2017 National School Climate Survey

LGBTQ youth, click here to take the 2019 National School Climate Survey and speak out about your school experiences!

New Data Shows Progress on Safe Schools for LGBTQ Youth Slows for First Time in Years

Cover image of the GLSEN 2017 National School Climate Survey

The GLSEN National School Climate Survey is our flagship report on the school experiences of LGBTQ youth in schools, including the extent of the challenges that they face at school and the school-based resources that support LGBTQ students’ well-being. The survey has consistently indicated that specific school-based supports are related to a safer and more inclusive school climate, including: supportive educators, LGBTQ-inclusive curriculum, inclusive and supportive policies, and supportive student clubs, such as Gay-Straight Alliances or Gender and Sexuality Alliances (GSAs).

The full GLSEN 2017 National School Climate Survey report includes information on LGBTQ middle and high school students' experiences, including:

  • Hearing biased language, from both students and educators
  • Experiences of harassment and assault
  • Anti-LGBTQ discrimination
  • Effects of a hostile school climate on educational outcomes and psychological well-being
  • The availability and utility of supportive school resources

This report also examines demographic and school differences in students’ experiences, as well as changes in school climate over time. In addition, for the first time, this installment of GLSEN’s National School Climate Survey also includes insights on LGBTQ-inclusive sex education, student activism, parent advocacy, experiences of LGBTQ students with disabilities, and experiences of LGBTQ immigrant students.  


Key Changes Overtime

In 2017, we didn’t see the same progress in reducing levels of victimization experienced by LGBTQ youth, or increased access to some key school supports we know improve mental health and educational outcomes for LGBTQ youth, as we had seen in recent years. The following two graphs show, respectively, the changes over time in the frequency of school victimization based on sexual orientation and gender expression, and the availability of LGBTQ-related school resources over time.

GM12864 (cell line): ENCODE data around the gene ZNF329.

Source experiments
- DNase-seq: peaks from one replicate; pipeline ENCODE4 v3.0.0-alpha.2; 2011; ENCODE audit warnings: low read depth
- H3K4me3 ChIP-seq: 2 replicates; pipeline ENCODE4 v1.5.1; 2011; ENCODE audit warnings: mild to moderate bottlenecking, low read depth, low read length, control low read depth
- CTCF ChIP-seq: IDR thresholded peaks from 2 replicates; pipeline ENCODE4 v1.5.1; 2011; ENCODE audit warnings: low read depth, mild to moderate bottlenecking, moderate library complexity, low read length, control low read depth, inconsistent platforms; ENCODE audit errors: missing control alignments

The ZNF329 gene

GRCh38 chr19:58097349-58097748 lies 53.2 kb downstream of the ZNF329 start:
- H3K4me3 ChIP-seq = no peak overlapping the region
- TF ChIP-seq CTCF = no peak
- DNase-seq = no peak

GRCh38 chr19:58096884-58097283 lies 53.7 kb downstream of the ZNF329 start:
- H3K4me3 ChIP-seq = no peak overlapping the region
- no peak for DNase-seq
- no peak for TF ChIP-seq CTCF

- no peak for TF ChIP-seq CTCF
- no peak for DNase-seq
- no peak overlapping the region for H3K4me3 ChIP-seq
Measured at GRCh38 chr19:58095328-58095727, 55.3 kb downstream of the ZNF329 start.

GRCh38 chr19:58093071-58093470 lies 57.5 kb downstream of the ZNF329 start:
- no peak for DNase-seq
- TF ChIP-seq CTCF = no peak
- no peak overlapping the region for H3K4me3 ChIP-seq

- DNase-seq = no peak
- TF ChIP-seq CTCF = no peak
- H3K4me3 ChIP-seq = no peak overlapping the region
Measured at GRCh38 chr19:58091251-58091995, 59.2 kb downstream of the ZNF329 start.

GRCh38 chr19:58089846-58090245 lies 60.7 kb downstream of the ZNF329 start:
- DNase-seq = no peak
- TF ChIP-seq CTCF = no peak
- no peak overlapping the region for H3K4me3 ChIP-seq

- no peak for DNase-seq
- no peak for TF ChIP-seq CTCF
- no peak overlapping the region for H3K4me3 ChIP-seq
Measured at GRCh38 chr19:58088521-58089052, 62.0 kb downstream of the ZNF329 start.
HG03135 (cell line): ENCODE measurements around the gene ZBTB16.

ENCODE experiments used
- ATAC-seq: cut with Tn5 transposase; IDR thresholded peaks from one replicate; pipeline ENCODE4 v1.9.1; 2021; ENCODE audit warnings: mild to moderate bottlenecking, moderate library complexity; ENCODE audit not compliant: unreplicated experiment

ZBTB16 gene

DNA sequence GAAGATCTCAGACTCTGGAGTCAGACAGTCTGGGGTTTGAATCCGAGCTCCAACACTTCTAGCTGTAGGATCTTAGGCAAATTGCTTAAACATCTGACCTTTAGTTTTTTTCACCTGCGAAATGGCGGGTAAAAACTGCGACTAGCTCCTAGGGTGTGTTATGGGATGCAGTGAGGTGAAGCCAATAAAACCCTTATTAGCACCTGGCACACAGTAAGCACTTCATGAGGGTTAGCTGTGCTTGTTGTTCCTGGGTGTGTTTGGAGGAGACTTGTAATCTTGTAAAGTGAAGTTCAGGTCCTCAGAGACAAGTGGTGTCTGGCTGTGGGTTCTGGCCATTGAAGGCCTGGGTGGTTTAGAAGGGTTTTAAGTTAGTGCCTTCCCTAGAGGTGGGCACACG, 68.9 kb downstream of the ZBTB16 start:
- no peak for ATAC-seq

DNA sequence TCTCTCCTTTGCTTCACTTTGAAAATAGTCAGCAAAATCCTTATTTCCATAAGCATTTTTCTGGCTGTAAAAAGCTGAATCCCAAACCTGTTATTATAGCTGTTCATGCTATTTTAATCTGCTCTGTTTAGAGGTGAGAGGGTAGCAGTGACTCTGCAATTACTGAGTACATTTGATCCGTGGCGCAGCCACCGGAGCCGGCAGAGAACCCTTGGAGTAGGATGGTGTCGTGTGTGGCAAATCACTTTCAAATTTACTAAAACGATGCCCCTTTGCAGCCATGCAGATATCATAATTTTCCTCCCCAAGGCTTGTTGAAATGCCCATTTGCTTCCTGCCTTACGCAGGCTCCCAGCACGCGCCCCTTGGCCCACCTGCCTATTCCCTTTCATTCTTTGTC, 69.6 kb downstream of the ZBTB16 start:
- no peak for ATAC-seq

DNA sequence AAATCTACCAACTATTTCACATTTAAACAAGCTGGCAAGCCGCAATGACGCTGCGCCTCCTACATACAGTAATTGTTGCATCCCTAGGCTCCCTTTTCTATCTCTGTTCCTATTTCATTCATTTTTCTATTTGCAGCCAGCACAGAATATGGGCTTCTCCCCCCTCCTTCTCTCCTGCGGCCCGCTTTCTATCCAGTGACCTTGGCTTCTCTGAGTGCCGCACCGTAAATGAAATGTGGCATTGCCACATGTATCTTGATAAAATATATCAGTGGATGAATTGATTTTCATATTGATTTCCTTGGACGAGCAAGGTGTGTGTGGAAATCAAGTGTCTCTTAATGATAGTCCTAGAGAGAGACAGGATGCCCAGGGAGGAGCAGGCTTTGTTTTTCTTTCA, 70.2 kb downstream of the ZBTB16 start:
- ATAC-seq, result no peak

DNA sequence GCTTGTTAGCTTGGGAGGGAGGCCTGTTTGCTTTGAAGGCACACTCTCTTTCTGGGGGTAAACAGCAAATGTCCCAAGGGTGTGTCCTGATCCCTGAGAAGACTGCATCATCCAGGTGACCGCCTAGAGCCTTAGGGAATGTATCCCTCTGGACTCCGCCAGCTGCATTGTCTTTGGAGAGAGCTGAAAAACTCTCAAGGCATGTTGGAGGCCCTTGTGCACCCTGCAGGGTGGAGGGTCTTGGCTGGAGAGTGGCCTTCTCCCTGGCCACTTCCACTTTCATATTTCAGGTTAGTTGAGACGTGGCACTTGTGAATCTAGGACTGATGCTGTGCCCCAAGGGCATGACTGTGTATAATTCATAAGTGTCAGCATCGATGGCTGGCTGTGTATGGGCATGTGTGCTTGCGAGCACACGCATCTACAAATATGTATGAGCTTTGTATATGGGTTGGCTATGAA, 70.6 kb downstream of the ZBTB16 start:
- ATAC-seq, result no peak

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A graph showing the availability of LGBTQ inclusive school resources over time, from GLSEN's 2017 National School Climate Survey.

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Downloadable Posters

We have identified several critical topics from the new National School Climate Survey we are highlighting in a series of one-page printable infographic posters (8.5 x 11 inches). These three infographics provide easily accessible data to further the movement to ensure safe and inclusive schools for LGBTQ youth and can be can be printed and displayed in your classroom or office, shared when tabling at events, or used in meetings with policymakers and school officials. 

Schools Can Be the Difference for Transgender and Gender Nonconforming Youth

Thumbnail image of Trans & GNC youth infographic poster

Inclusive Curriculum Helps LGBTQ Youth


Thumbnail of Inclusive Curriculum supports LGBTQ Youth infographic poster

LGBTQ Student Leaders are Changing the World, and are Better Off For It

Thumbnail of LGBTQ Youth are Changing the World infographic poster


Social Media Infographics 


Thumbnail image of infographic poster describing the benefits of a LGBTQ-inclusive curriculum.


Trans and GNC Students get more support if there are supportive policies.


Thumbnail image of social media infographic describing the benefits of an LGBTQ-inclusive curriculum.


Trans and GNC students are facing more hostile climates in US schools.

Download or share all of our infographics. 

About the National School Climate Survey

The 2017 National School Climate Survey was conducted online from April through August 2017. To obtain a representative national sample of lesbian, gay, bisexual, transgender, and queer (LGBTQ) youth, outreach was conducted through national, regional, and local organizations that provide services to or advocate on behalf of LGBTQ youth, and advertised and promoted on social networking sites, such as Facebook, Instagram, and Tumblr. To ensure representation of transgender youth, youth of color, and youth in rural communities, special efforts were made to notify groups and organizations that work predominantly with these populations.

The final sample consisted of a total of 23,001 students between the ages of 13 and 21. Students were from all 50 states and the District of Columbia and 5 U.S. territories: American Samoa, Guam, Northern Mariana Islands, Puerto Rico, and the U.S. Virgin Islands. About two-thirds of the sample (67.5%) was White, a third (34.1%) was cisgender female, and 4 in 10 identified as gay or lesbian (41.6%). The average age of students in the sample was 15.6 years and they were in grades 6 to 12, with the largest numbers in grades 9, 10, and 11.

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If you have further questions, please contact the GLSEN Research team at GLSENresearch@glsen.org


2017(pdf)  2015(pg)  2013(pdf)  2011(pdf)  2009(pdf)  2007(pdf)  2005(pdf)  2003(pdf)  2001(pdf)